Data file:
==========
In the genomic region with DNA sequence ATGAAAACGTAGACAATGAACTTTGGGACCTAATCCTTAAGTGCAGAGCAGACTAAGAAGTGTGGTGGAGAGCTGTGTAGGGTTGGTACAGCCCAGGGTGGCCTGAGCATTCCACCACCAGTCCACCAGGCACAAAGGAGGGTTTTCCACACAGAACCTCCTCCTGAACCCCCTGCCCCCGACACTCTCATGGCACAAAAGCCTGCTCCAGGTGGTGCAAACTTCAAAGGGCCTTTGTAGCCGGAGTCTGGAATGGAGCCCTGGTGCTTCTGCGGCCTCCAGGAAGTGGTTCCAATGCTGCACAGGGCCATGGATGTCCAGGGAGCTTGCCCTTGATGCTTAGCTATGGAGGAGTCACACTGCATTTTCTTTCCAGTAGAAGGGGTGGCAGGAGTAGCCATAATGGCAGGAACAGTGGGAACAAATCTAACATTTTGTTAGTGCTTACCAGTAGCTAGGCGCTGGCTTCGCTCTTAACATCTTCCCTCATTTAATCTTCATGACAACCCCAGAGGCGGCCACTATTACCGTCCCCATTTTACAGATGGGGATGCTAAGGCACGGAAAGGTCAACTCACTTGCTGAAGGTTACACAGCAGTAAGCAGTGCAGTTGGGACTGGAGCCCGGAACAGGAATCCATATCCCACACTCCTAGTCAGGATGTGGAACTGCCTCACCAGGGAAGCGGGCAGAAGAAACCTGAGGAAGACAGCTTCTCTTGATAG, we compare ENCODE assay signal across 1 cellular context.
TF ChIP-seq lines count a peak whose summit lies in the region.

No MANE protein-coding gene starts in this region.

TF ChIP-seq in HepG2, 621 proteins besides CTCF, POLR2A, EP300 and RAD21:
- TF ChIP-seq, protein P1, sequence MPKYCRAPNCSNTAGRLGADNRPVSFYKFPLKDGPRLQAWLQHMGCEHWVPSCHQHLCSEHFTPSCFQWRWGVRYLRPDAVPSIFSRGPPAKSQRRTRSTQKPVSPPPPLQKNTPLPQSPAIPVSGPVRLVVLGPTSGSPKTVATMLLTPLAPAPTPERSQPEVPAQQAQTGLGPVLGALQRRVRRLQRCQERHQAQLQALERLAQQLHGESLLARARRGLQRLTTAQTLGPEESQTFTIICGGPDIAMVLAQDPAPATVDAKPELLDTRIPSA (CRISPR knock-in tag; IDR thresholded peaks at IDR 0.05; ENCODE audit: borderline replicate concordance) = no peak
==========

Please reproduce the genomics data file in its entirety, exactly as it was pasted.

In the genomic region with DNA sequence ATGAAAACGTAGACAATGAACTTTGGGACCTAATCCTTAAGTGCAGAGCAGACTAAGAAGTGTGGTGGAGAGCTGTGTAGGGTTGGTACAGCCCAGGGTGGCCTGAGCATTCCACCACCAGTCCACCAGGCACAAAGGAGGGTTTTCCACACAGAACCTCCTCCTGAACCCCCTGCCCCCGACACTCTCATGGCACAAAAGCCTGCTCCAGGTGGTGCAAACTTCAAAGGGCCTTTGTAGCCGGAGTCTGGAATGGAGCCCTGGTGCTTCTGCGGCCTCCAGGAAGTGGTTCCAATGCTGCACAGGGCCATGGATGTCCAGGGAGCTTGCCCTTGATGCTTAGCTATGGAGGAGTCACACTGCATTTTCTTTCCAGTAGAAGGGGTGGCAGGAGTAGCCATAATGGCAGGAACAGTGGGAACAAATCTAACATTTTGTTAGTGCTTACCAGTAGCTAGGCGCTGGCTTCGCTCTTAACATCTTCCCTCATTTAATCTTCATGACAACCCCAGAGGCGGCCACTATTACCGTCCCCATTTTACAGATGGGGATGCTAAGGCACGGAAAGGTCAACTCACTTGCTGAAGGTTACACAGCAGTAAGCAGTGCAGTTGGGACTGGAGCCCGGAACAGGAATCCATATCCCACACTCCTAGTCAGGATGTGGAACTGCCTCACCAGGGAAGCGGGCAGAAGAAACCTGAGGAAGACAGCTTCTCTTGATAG, we compare ENCODE assay signal across 1 cellular context.
TF ChIP-seq lines count a peak whose summit lies in the region.

No MANE protein-coding gene starts in this region.

TF ChIP-seq in HepG2, 621 proteins besides CTCF, POLR2A, EP300 and RAD21:
- TF ChIP-seq, protein P1, sequence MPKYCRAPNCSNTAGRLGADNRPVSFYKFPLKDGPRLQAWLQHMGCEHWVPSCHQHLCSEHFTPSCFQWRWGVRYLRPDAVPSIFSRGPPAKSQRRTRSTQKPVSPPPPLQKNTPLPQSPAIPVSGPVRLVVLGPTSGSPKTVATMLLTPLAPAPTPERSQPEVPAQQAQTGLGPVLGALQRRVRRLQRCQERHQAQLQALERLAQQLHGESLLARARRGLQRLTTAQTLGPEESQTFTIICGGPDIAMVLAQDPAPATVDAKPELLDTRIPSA (CRISPR knock-in tag; IDR thresholded peaks at IDR 0.05; ENCODE audit: borderline replicate concordance) = no peak